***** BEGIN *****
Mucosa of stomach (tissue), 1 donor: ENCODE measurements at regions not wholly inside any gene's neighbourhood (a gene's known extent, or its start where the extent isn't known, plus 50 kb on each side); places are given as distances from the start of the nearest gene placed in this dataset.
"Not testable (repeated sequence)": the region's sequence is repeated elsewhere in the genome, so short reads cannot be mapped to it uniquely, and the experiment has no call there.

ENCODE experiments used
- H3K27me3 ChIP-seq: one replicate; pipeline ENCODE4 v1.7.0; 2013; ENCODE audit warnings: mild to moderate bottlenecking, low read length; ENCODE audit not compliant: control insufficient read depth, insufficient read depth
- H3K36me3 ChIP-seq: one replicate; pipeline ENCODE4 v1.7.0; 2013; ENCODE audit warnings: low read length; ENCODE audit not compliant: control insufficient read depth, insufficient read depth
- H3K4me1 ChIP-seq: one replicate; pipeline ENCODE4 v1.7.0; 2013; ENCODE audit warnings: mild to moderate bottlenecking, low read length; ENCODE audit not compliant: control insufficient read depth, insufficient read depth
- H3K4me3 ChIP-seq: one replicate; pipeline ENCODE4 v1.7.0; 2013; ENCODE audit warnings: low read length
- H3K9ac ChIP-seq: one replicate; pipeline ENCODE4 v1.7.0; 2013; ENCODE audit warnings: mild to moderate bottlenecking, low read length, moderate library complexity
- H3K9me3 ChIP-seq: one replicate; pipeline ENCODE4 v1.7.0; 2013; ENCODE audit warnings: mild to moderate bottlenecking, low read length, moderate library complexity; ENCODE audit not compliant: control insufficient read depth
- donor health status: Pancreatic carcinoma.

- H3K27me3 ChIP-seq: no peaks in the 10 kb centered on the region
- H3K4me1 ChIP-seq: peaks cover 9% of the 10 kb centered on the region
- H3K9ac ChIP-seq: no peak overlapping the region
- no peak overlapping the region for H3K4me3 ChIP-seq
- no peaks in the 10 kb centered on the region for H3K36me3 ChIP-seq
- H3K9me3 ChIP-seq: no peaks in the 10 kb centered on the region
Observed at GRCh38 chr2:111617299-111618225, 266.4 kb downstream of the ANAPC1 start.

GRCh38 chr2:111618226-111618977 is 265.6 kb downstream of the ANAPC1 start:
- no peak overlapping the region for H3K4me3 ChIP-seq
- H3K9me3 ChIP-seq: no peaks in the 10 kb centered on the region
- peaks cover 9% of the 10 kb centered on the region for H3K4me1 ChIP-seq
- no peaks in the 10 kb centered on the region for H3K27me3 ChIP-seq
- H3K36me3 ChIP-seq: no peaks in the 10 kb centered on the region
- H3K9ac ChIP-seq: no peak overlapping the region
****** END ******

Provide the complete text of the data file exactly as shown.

Mucosa of stomach (tissue), 1 donor: ENCODE measurements at regions not wholly inside any gene's neighbourhood (a gene's known extent, or its start where the extent isn't known, plus 50 kb on each side); places are given as distances from the start of the nearest gene placed in this dataset.
"Not testable (repeated sequence)": the region's sequence is repeated elsewhere in the genome, so short reads cannot be mapped to it uniquely, and the experiment has no call there.

ENCODE experiments used
- H3K27me3 ChIP-seq: one replicate; pipeline ENCODE4 v1.7.0; 2013; ENCODE audit warnings: mild to moderate bottlenecking, low read length; ENCODE audit not compliant: control insufficient read depth, insufficient read depth
- H3K36me3 ChIP-seq: one replicate; pipeline ENCODE4 v1.7.0; 2013; ENCODE audit warnings: low read length; ENCODE audit not compliant: control insufficient read depth, insufficient read depth
- H3K4me1 ChIP-seq: one replicate; pipeline ENCODE4 v1.7.0; 2013; ENCODE audit warnings: mild to moderate bottlenecking, low read length; ENCODE audit not compliant: control insufficient read depth, insufficient read depth
- H3K4me3 ChIP-seq: one replicate; pipeline ENCODE4 v1.7.0; 2013; ENCODE audit warnings: low read length
- H3K9ac ChIP-seq: one replicate; pipeline ENCODE4 v1.7.0; 2013; ENCODE audit warnings: mild to moderate bottlenecking, low read length, moderate library complexity
- H3K9me3 ChIP-seq: one replicate; pipeline ENCODE4 v1.7.0; 2013; ENCODE audit warnings: mild to moderate bottlenecking, low read length, moderate library complexity; ENCODE audit not compliant: control insufficient read depth
- donor health status: Pancreatic carcinoma.

- H3K27me3 ChIP-seq: no peaks in the 10 kb centered on the region
- H3K4me1 ChIP-seq: peaks cover 9% of the 10 kb centered on the region
- H3K9ac ChIP-seq: no peak overlapping the region
- no peak overlapping the region for H3K4me3 ChIP-seq
- no peaks in the 10 kb centered on the region for H3K36me3 ChIP-seq
- H3K9me3 ChIP-seq: no peaks in the 10 kb centered on the region
Observed at GRCh38 chr2:111617299-111618225, 266.4 kb downstream of the ANAPC1 start.

GRCh38 chr2:111618226-111618977 is 265.6 kb downstream of the ANAPC1 start:
- no peak overlapping the region for H3K4me3 ChIP-seq
- H3K9me3 ChIP-seq: no peaks in the 10 kb centered on the region
- peaks cover 9% of the 10 kb centered on the region for H3K4me1 ChIP-seq
- no peaks in the 10 kb centered on the region for H3K27me3 ChIP-seq
- H3K36me3 ChIP-seq: no peaks in the 10 kb centered on the region
- H3K9ac ChIP-seq: no peak overlapping the region